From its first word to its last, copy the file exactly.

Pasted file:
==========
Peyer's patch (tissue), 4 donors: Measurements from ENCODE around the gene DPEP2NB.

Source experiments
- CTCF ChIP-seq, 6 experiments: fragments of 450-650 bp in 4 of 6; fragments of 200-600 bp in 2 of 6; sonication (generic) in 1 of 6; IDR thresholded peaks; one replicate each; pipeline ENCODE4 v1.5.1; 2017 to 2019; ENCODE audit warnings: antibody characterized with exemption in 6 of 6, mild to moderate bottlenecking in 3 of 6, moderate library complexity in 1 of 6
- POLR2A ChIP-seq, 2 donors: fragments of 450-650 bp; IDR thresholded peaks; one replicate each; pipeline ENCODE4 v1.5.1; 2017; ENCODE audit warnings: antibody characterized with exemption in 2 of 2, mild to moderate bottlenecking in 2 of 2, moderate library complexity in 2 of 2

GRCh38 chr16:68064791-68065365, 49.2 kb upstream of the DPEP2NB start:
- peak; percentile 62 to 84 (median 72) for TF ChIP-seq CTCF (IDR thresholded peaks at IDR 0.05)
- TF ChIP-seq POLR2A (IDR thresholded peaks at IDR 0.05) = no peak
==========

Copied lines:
Peyer's patch (tissue), 4 donors: Measurements from ENCODE around the gene DPEP2NB.

Source experiments
- CTCF ChIP-seq, 6 experiments: fragments of 450-650 bp in 4 of 6; fragments of 200-600 bp in 2 of 6; sonication (generic) in 1 of 6; IDR thresholded peaks; one replicate each; pipeline ENCODE4 v1.5.1; 2017 to 2019; ENCODE audit warnings: antibody characterized with exemption in 6 of 6, mild to moderate bottlenecking in 3 of 6, moderate library complexity in 1 of 6
- POLR2A ChIP-seq, 2 donors: fragments of 450-650 bp; IDR thresholded peaks; one replicate each; pipeline ENCODE4 v1.5.1; 2017; ENCODE audit warnings: antibody characterized with exemption in 2 of 2, mild to moderate bottlenecking in 2 of 2, moderate library complexity in 2 of 2

GRCh38 chr16:68064791-68065365, 49.2 kb upstream of the DPEP2NB start:
- peak; percentile 62 to 84 (median 72) for TF ChIP-seq CTCF (IDR thresholded peaks at IDR 0.05)
- TF ChIP-seq POLR2A (IDR thresholded peaks at IDR 0.05) = no peak